Kick Off Planned Giving in 2020
The most financially successful nonprofits aren’t funded exclusively through well-executed annual giving programs or foundation grants.
They achieve long-term, diversified financial strength through legacy gifts — primarily bequests left in the wills of generous donors who believe strongly in their work.
If you manage a small or mid-sized nonprofit, just one legacy gift can fundamentally change your financial trajectory. And if you devote sufficient time and energy to building and marketing a planned giving program, you can begin to accrue multiple legacies that can, in turn, help support your work for decades to come. After all, bequest gifts don’t come in one and two digit amounts. The average charitable bequest is around $36,000 — and can run much higher.
Unfortunately, many organizations shy away from creating legacy gift programs — partly because those gifts often don’t yield results for years, if not decades. But if you’re looking to build a strong, financially sustainable nonprofit, now is the time to kick off planned giving.
Here’s a quick, four-step guide to help you get started:
Step 1: Determine Your Readiness
While planned giving should be part of the fundraising toolbox for most nonprofits, not every organization is ready. To determine your readiness, consider these two questions:
- Is your nonprofit at least five years old? Before you can ask your supporters to make a legacy gift, they need confidence that your nonprofit will outlive them. This is difficult to achieve if you’re relatively new. Once your organization proves it has staying power, you’re in prime position to start attracting planned gifts.
- Do you have consistent donors who are ages 55 and older? Most donors don’t think about legacy gifts before they reach their mid-50s, so you need to have a good number of donors who are 55 and older before you launch.
These needn’t be major donors. Consistency is much more important — for bequest marketing — than gift size. If you’re an organization that is just 10 years old and have people who have made a gift of any size in seven or eight of those years, they’re ideal prospects for a gift by will.
Step 2: Start Simple
There are a number of different planned giving vehicles, some of which are quite complex. I strongly advise that you start simple. Rather than trying to market hard-to-understand methods, like charitable lead unitrusts (you don’t want to know), encourage your donors to make a simple bequest.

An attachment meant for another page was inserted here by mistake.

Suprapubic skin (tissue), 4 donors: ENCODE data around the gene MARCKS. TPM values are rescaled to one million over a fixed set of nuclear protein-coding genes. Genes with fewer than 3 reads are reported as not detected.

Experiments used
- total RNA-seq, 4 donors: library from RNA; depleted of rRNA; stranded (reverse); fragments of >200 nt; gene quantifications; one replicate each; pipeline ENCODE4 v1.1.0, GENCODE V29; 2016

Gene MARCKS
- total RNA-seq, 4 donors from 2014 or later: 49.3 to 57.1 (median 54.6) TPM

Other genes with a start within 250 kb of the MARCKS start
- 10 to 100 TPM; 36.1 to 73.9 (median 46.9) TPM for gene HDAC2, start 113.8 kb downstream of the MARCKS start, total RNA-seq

Everybody needs a will. People understand what they are. And there is no lifetime cost. They simply include a provision in their will to give some portion of their estate to your organization — and they don’t even need to tell you that they’ve done it.
Step 3: Market for the Long Term
Most of your donors won’t think to include your organization in their wills unless you ask them.
So ask. And be multichannel about it. Have a page on your website that explains how donors will further your long-term work and how easy it is for them to make a legacy gift. Include information about planned giving in your other communications channels — including your print and digital pubs, email appeals, annual report and events.
If budget permits, create direct mail appeals that focus on planned giving. I write a lot of direct mail for
clients. It’s a valuable channel. Your goal is to start a long-term conversation, so make your marketing materials warm, factual, sincere and straightforward.
These are long-term asks that likely won’t pay off for years. So it’s important to be consistent and reinforce the message regularly with the idea that some of your donors will keep you in mind when the time is right.
Step 4: Create a Recognition Society
Stewardship is a critical component of any fundraising campaign — but it’s especially important for charitable bequests. We don’t want donors changing their minds.
I urge the nonprofits I work with to create a special society for legacy donors that honors their gifts and their contributions. Publicize the members on your website and in your annual report (with permission). Maybe host an annual program to show your gratitude.
This doesn’t require a major investment — you might host an annual lunch or a special reception for members in conjunction with an existing event. (Think VIP pre-reception!)
Your CEO should attend these soirees, so the gratitude comes from the top. Each member has put you in their will for gosh sake, alongside their spouse, children and grandchildren. We’re talking enormous, serious
Remember, a legacy giving program requires a sustained, long-term effort. But that doesn’t mean it has to be overly complicated or require a massive investment.
By starting with the basics — and being smart and consistent about your messaging and stewardship — you have an opportunity to make a lasting impact on your organization.
Tony Martignetti is the principal of Martignetti Planned Giving Advisors, which helps nonprofits build appropriate, scalable and successful planned giving fundraising programs. He is the host of the popular fundraising podcast Tony Martignetti Nonprofit Radio and author of "Charity Registration: State-by-State Guidelines for Compliance."